The big question, however, is this: How well do the Internet job-search sites work? Not surprisingly, those with sites on the net tout its successes. In March the Monster Board, an Internet job-search site containing a large interactive database for listing and locating job opportunities, put out a report conducted by the Advertising Research Corporation stating, "One out of every four job seekers who apply for a job through the Monster Board receives a job offer, and those receiving an offer receive an average of three offers each." The typical visitor to The Monster Board is between the ages of 24 and 49, with an even split between female and male users, and 72 percent have a college degree.
Sites such as JobDirect, which started three years ago in Stamford, Conn., also helps undergrads and graduate students find jobs through the Web, says Rachel Bell, co-founder of JobDirect. The site offers two features: résumé posting and job listing. Once a résumé is posted, the student's job interests are matched every 24 hours to employers' requests. So far, students have posted about 80,000 résumés. While the company has no figures on how many students have received jobs through the site, participating companies range from the Peace Corps to Random House and Intel.
Jobtrack is another potentially helpful site for college students and alumni. Jobtrack works with university career centers and employers. Employers send job listings to colleges that are posted online by the campus career centers. Most universities allow students and alumni access to the site by using a password. You specify your search by keywords and place of interest and then send your résumé to the place of your choice. The site also allows you to post your résumé and network with participating alumni.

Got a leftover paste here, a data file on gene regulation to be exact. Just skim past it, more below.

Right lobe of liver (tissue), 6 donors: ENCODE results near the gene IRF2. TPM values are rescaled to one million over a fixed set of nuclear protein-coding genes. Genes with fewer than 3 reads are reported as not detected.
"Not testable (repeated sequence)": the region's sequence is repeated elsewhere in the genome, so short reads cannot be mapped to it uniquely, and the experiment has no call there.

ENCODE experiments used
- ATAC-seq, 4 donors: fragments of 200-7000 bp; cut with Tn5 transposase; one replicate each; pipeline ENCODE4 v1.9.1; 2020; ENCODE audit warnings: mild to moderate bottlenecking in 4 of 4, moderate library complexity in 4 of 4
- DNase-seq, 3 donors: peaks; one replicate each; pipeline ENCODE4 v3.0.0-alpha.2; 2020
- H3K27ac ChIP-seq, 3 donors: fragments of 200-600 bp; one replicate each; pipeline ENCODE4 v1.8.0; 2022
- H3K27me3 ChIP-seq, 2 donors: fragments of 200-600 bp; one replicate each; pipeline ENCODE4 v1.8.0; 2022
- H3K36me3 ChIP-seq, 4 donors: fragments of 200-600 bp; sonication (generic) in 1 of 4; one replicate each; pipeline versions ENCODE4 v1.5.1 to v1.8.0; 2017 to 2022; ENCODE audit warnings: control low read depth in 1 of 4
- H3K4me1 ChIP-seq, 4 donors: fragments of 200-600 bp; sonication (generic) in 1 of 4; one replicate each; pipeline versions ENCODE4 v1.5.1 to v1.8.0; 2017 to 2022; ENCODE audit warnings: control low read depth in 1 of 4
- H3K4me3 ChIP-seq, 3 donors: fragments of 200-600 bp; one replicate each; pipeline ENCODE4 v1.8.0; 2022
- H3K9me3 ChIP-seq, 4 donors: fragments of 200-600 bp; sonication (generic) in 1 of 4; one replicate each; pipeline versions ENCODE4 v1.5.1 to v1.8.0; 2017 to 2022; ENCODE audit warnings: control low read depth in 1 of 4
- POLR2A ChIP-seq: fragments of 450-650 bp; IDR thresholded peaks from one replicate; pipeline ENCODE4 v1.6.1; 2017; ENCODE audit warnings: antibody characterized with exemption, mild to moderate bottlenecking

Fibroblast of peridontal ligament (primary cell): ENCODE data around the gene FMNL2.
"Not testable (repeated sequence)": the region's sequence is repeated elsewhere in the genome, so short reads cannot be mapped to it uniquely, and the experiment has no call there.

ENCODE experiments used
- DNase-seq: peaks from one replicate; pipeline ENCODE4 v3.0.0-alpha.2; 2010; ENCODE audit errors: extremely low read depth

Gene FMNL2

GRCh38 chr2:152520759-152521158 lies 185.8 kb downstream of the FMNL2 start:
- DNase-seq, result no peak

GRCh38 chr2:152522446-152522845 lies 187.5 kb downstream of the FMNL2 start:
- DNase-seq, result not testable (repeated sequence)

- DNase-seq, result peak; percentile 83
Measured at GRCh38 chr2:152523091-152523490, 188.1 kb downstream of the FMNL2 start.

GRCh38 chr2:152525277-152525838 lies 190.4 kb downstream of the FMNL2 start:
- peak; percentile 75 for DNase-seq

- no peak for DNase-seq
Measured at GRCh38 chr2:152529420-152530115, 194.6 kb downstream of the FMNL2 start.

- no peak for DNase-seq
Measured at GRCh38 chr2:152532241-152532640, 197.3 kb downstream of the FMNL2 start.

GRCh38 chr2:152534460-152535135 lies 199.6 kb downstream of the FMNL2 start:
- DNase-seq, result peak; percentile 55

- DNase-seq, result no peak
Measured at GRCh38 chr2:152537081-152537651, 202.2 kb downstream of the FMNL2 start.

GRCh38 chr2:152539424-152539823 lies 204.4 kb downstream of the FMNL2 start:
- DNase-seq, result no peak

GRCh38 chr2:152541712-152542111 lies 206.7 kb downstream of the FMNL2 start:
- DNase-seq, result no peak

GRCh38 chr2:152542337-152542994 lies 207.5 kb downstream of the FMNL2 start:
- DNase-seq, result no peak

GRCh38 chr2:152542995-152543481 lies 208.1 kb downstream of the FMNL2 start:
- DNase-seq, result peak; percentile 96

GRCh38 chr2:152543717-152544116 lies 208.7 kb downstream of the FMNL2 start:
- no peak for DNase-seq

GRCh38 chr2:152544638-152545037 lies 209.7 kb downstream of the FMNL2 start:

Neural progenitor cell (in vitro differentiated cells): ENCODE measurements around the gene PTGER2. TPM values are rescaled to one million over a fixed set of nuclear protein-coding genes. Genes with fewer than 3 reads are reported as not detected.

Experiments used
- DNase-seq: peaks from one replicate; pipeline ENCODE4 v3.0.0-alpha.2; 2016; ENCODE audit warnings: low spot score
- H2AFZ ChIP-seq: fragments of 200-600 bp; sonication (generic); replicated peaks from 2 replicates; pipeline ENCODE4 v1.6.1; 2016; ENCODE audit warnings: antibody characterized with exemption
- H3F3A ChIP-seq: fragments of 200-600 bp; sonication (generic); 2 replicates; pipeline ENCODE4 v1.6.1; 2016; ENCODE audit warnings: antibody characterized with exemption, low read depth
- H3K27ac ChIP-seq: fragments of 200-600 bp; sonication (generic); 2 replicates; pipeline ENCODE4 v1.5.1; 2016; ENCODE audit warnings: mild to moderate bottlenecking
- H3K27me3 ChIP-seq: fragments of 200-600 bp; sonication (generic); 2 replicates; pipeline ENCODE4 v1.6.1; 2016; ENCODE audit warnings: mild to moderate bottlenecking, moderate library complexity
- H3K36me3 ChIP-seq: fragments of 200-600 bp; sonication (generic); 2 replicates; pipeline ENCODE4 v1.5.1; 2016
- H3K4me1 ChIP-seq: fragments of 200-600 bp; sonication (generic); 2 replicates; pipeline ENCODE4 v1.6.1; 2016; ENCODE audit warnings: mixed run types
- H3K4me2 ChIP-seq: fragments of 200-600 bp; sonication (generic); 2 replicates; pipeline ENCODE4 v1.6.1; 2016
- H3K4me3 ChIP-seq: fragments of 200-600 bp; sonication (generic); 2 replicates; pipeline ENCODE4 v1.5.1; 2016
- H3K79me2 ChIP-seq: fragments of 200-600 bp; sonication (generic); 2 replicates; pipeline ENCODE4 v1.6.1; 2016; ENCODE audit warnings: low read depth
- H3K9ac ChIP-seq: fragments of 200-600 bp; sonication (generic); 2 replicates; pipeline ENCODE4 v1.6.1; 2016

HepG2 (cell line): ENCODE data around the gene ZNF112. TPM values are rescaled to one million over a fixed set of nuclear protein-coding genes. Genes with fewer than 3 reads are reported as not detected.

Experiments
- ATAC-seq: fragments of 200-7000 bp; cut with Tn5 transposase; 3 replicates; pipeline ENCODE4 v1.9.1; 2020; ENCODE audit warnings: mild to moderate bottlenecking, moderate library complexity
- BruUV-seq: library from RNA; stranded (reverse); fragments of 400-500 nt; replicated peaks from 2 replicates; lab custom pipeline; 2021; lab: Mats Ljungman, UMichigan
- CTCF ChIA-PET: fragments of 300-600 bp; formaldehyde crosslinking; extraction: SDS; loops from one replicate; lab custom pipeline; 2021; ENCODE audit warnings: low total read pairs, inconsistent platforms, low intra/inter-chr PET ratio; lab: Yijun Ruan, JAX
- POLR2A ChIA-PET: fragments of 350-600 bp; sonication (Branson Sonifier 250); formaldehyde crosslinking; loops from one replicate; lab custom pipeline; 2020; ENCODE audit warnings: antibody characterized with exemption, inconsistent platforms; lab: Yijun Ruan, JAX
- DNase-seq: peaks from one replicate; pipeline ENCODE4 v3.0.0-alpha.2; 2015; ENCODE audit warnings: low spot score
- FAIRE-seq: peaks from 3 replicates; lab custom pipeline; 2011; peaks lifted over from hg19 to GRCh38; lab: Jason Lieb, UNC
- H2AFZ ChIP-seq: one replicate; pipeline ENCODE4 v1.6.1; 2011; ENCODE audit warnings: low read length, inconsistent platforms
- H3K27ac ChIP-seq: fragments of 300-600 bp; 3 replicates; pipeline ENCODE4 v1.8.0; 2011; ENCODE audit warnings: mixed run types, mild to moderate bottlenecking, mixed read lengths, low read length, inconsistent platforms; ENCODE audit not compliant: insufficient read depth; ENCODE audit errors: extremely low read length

"I used Jobtrack and sent my résumés to numerous companies in the area," says Laurie Scata, a '96 University of Connecticut grad. "I heard from companies and set up interviews."
Despite its potential benefits, the Internet also can be a waste of time, according to Epstein. "It sounds like you can post your résumé and get jobs, and that's not the case," she says, adding that the many of the sites on the Web offer "high expectation and low results." Because the Internet works like a giant newspaper, it's important to remember that not everything appears on the Internet.
Information may be dated, and there is no guarantee that posting or sending your résumé is enough. Epstein says job-seekers should still call the companies and talk with the Human Resources Department to make sure a résumé was received and try to set up an interview. She says it's important to network, talk to people, and inquire about jobs. Many great jobs aren't advertised, she says, adding that finding information about jobs on the Internet requires time, research, and critical evaluation skills.
"The Web is useless," says Jeff DuBois, who graduated in 1997. "There's so much information on the Web it's difficult to find the information you're looking for. It's time-consuming. For psychology or photography, there were no job listings for the Connecticut area on the Web."
Bottom line, the Internet is only one tool and certainly should not be the only resource used. The Web cannot replace human contact through networking and interviewing. "The best way to find a job is through connections, human connections," DuBois says. "It's who you know."
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From the June 11-17, 1998 issue of the Sonoma County Independent.
© Metro Publishing Inc.